TAIPEI/ PALO ALTO, U.S. — Huawei Technologies has released its latest 5G smartphone lineup, the Mate 40 series, setting up a head-to-head battle with the long-awaited 5G iPhone range. But while the Chinese company’s latest handsets boast an impressive battery of hardware, the U.S. crackdown and dwindling chip supplies have left Huawei’s smartphone operations fighting for survival.

China remains a key battle ground for both companies. Analysts estimate that between one-quarter and one-third of all new iPhone sales in 2020 will be in China, while Huawei has relied on its home market to offset wilting global demand for its smartphones.

The heart of the Mate 40 range is Huawei’s in-house designed flagship Kirin 9000 5G mobile system-on-chip, or SOC, which combines the core processor and 5G modem. These 5G chipsets are built with Taiwan Semiconductor Manufacturing Co.’s latest 5 nanometer production technology, the most advanced in the industry. Combining the processor and modem onto one system chip can save on power and space, leaving more room for other components such as batteries. Such chips are generally seen as more difficult to develop.

It is here, some industry experts say, that Huawei leads its American rival, as Apple used its own standalone core processor — the A14 — and a separate 5G modem provided by Qualcomm for its first 5G handsets. And while the California company has only just introduced its first 5G iPhones, its Chinese counterpart has rolled out several such smartphones since 2019.

Richard Yu, Huawei’s Consumer Electronics Group CEO, highlighted the Kirin 9000’s capability at the online launch event on Thursday. The chip boasts 15.3 billion transistors, which is “30% more than Apple’s A14 processors and is the most sophisticated and most powerful processor in the world,” he said.

Yu added that the company’s Balong 5G modem chips can support faster data transfer speeds than industry leaders like Qualcomm, the world’s biggest mobile chipmaker, while the artificial intelligence processing and graphic processing power on the Mate 40 lineup also outperform Qualcomm’s latest premium offering, the Snapdragon 865.

But Huawei’s latest launch comes as Washington sanctions have severed the company’s connections to key global chip suppliers, including TSMC.

Huawei has less than 20 million units of the Kirin 9000 5G chipset in stock, sources with knowledge told Nikkei Asia. Yu warned in August that the latest edition of the signature chipset — which have powered all the company’s premium handsets over the past few years — will likely be its last. The company spent the last 10 years building its semiconductor design team, HiSilicon Technologies, into China’s top chip developer by revenue. HiSilicon, in turn, has helped Huawei devices stand out from those of its rivals. The Chinese company even briefly became the world’s top smartphone maker when it surpassed Samsung and Apple in shipments in the April-June period this year.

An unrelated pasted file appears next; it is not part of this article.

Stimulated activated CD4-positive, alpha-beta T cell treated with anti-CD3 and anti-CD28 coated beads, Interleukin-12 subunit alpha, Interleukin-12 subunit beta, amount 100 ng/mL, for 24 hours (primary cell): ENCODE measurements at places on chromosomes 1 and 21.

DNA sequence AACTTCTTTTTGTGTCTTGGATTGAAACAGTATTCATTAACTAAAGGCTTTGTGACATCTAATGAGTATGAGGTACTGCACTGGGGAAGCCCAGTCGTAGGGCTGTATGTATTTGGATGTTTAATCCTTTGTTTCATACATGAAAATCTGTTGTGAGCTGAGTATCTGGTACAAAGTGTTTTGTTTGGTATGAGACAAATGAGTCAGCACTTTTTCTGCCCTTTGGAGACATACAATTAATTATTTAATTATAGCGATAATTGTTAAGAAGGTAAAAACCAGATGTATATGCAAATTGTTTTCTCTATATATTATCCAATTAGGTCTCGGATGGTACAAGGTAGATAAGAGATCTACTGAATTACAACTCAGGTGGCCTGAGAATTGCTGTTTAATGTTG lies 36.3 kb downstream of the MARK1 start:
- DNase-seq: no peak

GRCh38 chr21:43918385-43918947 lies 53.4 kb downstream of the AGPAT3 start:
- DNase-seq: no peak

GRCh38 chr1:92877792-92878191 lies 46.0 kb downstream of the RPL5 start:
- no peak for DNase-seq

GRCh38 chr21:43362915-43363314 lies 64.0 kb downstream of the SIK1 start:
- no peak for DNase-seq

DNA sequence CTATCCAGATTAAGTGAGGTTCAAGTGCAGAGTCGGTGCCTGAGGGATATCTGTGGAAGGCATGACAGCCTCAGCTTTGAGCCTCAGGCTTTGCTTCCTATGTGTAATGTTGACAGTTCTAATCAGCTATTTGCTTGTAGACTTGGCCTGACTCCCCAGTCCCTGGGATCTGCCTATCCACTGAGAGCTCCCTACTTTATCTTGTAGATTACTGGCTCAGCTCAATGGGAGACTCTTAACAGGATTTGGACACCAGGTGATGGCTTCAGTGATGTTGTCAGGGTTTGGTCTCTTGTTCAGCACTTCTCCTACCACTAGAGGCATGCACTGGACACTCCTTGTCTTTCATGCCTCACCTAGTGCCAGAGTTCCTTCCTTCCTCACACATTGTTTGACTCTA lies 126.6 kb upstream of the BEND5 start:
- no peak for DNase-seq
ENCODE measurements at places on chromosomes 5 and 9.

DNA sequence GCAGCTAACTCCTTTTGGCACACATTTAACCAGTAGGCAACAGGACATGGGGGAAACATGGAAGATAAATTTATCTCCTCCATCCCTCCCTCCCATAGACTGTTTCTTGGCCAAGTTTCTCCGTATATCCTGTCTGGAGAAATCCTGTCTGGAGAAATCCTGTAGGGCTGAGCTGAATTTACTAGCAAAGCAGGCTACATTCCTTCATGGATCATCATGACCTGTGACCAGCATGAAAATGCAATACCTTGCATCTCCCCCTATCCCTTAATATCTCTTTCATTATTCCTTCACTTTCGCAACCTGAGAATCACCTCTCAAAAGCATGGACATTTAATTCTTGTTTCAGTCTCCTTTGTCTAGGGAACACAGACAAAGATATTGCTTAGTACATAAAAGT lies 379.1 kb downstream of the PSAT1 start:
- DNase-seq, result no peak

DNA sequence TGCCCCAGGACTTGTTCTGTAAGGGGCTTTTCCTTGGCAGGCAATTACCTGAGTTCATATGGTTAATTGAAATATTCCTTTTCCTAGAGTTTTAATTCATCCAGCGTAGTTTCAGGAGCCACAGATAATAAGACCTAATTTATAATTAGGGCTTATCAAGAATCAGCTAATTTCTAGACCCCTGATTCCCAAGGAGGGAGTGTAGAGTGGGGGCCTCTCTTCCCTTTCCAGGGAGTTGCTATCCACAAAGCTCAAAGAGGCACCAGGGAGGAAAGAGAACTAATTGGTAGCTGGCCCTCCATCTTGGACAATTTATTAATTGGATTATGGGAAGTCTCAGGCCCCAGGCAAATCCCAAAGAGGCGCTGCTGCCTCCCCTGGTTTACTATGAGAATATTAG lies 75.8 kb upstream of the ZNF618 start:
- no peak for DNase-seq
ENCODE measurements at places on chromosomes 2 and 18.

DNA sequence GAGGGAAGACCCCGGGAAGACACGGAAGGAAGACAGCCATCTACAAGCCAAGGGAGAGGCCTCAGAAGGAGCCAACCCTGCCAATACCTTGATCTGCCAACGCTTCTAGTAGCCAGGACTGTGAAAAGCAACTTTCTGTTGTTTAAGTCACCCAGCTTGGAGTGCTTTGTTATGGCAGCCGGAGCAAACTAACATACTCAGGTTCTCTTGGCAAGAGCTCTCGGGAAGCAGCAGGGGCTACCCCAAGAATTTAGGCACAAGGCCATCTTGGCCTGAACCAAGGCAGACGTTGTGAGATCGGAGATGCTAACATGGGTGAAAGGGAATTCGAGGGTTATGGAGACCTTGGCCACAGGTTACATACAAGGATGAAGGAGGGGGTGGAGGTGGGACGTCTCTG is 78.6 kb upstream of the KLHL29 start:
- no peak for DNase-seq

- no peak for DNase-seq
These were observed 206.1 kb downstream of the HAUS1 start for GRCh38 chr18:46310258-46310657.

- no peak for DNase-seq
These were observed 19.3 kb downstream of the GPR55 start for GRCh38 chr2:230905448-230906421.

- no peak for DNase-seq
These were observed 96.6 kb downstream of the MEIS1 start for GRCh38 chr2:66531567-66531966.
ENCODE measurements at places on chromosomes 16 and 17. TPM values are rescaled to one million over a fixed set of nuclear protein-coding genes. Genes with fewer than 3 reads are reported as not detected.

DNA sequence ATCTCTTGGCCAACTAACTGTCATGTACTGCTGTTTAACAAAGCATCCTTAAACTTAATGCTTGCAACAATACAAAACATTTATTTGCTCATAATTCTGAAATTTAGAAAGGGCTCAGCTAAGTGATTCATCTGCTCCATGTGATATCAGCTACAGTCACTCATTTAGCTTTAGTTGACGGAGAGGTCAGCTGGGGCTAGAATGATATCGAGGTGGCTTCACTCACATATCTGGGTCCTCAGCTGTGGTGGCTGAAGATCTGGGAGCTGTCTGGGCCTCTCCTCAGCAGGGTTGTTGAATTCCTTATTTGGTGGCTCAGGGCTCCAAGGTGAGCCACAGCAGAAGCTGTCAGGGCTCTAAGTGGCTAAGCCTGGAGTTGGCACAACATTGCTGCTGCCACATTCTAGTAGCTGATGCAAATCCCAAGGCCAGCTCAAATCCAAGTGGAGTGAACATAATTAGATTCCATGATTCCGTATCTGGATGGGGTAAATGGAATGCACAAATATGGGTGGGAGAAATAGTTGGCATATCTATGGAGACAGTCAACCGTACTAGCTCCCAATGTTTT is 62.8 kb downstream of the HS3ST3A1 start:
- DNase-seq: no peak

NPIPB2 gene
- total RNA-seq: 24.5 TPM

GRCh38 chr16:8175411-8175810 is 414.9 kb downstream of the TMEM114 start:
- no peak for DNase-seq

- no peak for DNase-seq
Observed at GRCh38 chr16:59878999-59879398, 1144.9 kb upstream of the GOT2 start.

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Yu addressed Washington’s latest restrictions during Thursday’s event.

“We are suffering from the U.S. government’s third-round ban. This unfair ban makes it extremely difficult for us,” he said. “No matter how difficult, our commitment is to continue to innovate, to prove [we have] the best technology and best innovation for human beings, and to make your life better and make your work more efficient.”

Guo Ping, Huawei’s rotating chairman, said in September that his company is still looking for solutions to find enough chips and components for its smartphone business.

Despite the pressure from the U.S., Huawei has said the Mate 40 Pro model will be available for the international market, as well as the domestic one.

The Pro will come with three rear camera systems: ultra-wide angle, telephoto and super sensing, for shooting in extremely low-light conditions, the company said.

The higher-end iPhone 12 Pro and Pro Max have similar triple rear cameras, and both the new iPhones and the latest Huawei devices have 3D-sensing front cameras for facial recognition.

For screens, both companies have adopted OLED displays, which provide better color contrast, can be made curved or foldable, and are now a must-have feature for premium smartphones. All 5G iPhone 12 models use OLED displays, the first full Apple range to do so. Huawei has been using OLED screens for all of its premium phones since the P30 range, released in the first half of 2019. It also used such advanced displays in earlier Mate 30 models, introduced late last year. The screen size of the new Mate 40 Pro is 6.76 inches, slightly bigger than the largest in the iPhone 12 range, the 6.7-inch iPhone Pro max.